Pride

Pride photo starrating-4stars.jpg“The enemy of my enemy is my friend” is an old proverb that can be traced back to a concept that has been around since at least the 4th century BC. The sentiment is particularly apropos with Pride, a feel-good drama about a group of gay and lesbian activists who join forces with the miners during the lengthy Mineworkers strike that began in the summer of 1984.

But first a little history. Our tale is set in the UK during the Margaret Thatcher era government.  The conservative Prime Minister was intent on free market reform at the expense of unions. Rising tensions between the two sides was exacerbated when the administration announced on March 6,1984 their intention to close 20 coal mines or “pits“. The British coal industry ultimately decided to strike led by the National Union of Mineworkers. The government subsequently seized all union funds, making official donations to the NUM impossible. The necessity for a more grassroots campaign was required. Sensing a common threat, an alliance of lesbians and gay men (LGSM) rose up to raise money to support the striking miners and their families. The NUM was reluctant to receive help from the group and so a faction of London activists decided to take their donations directly to Dulais, a small mining village in Wales. This is their story.

A hand picked ensemble acts this earnest saga with real heart. Mark Ashton (Ben Schnetzer) is a charismatic young lad who galvanizes his reformist friends to back the working class strikers by making a connection between the oppression felt by the miners with that of the gays and lesbians under the current political climate. Imelda Staunton, Bill Nighy and Paddy Considine represent the traditional families in the Welsh mining town. Dominic West, Fay Marsay and George MacKay are the liberal activists in the LGSM (Lesbians and Gays Support the Miners) coalition. These diverse groups are thoughtfully represented by a colorful cast. Everyone makes an impression. Veteran thespians Staunton as a stern but understanding matriarch and Nighy as the miners’ shy treasurer, are especially memorable. Despite a fairly large assemblage of speaking parts, the characters are clearly delineated individuals with unique personalities. There are a lot of plot threads, but the production handles them with interest so each one seems necessary to the overall picture. It makes the implausible accord that actually happened seem like the most logical association in the world. Politics makes strange bedfellows, as they say.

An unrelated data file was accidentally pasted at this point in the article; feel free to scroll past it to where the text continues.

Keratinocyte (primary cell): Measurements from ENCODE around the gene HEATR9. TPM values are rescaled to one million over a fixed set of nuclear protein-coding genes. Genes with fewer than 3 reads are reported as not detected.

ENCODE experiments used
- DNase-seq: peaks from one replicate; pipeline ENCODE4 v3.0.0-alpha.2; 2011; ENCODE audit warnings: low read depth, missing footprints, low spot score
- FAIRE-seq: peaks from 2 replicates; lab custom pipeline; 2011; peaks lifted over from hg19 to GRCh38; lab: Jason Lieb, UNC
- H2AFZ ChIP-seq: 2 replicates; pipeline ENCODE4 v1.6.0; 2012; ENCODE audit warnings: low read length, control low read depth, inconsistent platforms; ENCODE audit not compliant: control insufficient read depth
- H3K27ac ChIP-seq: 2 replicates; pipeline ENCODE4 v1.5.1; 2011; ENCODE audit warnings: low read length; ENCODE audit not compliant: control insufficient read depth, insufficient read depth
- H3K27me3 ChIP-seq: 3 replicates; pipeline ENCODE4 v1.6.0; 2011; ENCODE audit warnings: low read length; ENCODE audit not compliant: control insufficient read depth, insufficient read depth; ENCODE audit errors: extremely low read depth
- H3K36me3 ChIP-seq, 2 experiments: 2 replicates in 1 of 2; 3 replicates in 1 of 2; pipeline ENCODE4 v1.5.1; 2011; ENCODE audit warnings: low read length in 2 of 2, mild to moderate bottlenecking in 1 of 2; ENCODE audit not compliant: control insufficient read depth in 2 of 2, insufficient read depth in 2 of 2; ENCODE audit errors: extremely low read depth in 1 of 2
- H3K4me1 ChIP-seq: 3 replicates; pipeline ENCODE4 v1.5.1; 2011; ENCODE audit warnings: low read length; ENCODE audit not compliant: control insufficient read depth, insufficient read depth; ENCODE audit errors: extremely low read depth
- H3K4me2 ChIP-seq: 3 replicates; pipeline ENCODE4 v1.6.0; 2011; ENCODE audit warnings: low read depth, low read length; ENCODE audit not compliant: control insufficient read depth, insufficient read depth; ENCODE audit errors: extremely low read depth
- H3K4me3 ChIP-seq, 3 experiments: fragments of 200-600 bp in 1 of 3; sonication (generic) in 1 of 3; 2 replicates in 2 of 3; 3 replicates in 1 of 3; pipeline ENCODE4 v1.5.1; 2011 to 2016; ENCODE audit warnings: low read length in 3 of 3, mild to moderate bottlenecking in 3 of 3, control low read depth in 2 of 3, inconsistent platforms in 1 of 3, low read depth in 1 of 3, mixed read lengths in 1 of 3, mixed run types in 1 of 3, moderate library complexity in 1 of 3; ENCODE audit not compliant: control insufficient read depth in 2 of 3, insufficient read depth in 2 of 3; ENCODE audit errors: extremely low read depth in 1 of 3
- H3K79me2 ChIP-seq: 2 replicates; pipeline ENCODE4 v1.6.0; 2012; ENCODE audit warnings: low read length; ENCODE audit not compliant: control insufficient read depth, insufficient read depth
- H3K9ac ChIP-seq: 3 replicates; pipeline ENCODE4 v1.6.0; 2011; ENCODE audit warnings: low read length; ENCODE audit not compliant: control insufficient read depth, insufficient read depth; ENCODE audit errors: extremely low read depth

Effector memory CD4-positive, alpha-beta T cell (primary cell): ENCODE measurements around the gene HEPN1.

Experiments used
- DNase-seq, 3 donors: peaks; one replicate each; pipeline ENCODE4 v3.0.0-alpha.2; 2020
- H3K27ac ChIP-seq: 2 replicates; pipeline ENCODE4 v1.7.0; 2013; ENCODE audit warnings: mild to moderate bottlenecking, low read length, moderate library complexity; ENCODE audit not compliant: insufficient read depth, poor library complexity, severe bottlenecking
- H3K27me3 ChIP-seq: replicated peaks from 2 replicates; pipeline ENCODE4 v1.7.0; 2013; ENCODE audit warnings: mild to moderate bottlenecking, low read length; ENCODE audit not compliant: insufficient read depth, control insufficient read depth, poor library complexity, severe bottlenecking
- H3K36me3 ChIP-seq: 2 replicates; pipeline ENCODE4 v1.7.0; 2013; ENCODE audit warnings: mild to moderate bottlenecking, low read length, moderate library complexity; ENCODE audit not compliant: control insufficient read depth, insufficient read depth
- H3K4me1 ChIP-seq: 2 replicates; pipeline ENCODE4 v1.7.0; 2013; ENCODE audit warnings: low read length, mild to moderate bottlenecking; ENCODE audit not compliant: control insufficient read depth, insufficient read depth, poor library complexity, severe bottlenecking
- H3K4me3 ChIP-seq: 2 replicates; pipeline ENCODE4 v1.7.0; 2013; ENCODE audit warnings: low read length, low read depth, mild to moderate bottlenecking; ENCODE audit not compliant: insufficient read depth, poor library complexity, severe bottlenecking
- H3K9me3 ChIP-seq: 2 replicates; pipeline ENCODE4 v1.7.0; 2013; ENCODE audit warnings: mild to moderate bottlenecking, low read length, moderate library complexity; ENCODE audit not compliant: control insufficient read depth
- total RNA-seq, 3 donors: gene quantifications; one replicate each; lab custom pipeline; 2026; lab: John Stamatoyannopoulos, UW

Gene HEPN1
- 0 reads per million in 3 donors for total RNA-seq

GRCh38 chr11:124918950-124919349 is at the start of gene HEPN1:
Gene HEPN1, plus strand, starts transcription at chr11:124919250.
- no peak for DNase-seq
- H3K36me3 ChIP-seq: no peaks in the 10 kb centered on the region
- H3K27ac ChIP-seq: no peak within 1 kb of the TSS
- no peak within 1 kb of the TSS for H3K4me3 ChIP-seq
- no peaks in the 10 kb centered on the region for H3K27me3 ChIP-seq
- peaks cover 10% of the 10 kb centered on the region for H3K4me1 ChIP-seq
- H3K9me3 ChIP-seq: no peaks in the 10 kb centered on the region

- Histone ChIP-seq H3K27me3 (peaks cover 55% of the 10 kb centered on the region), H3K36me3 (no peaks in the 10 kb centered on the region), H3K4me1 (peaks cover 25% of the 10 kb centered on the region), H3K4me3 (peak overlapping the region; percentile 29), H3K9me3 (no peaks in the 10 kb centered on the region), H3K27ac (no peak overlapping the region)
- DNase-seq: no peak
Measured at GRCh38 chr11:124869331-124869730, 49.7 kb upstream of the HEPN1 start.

Pride is an uplifting heartfelt film constructed to appeal to the masses in the most entertaining way.  Tony Award-winning director and dramatist Matthew Warchus (God of Carnage) directs from a script by Stephen Beresford. It simplifies in the clearest possible approach to present a feel good tale that effectively manipulates the emotions. By focusing the struggle on a small, but distinct circle of people, the audience can connect to the intimate human drama that played out in the much larger public arena. The lightness of tone when dealing with heavy issues is appreciated. In the process it sidesteps the pitfalls that could’ve made this account preachy or didactic. This might alienate some seeking more hard hitting controversy, but the script fashions a narrative much in the way a powerful sports movie works. It creates a David and Goliath story and invites you to cheer for the underdog.

10-01-14

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10 Responses to “Pride”

  1. I’ve heard really good things about Pride from various reviews here in the UK and this confirms it is a must-see. The plot seems similar to Made in Dagenham (a really enjoyable film if you haven’t seen it), which deals with different circumstances in the same era and also Brassed Off which is a terrific tragi-comedy, looking at the aftermath of Thatcher’s policies towards the unions and coal miners. Great review, Mark.

    • How did I see this film before you? Ha ha. The British have such a way with feel good films like this. Billy Elliot and The Full Monty are other examples. This is definitely in the same vein. Go see it now!

  2. Karina Camacho Says:

    It is a must see! Such a fantastic and heartwarming film. I felt the heart of the actors as they portrayed real people and what they had to endure during that time. This film had be in tears by the end. To me this is one of the best films I’ve seen this year. Bravo!

  3. I LOVED every second of this film and cried like a baby in it. Although I have to point out that Staunton and Nighy’s characters weren’t married. They were best friends. She’s married to the other elderly gentleman.

  4. This is one of those movies I fall for. Fun and emotional. I pretty much knew after seeing the trailer, that this film would be simple, manipulative and uplifting. All the things I like. Acting was very good too. 4 1/2 stars.

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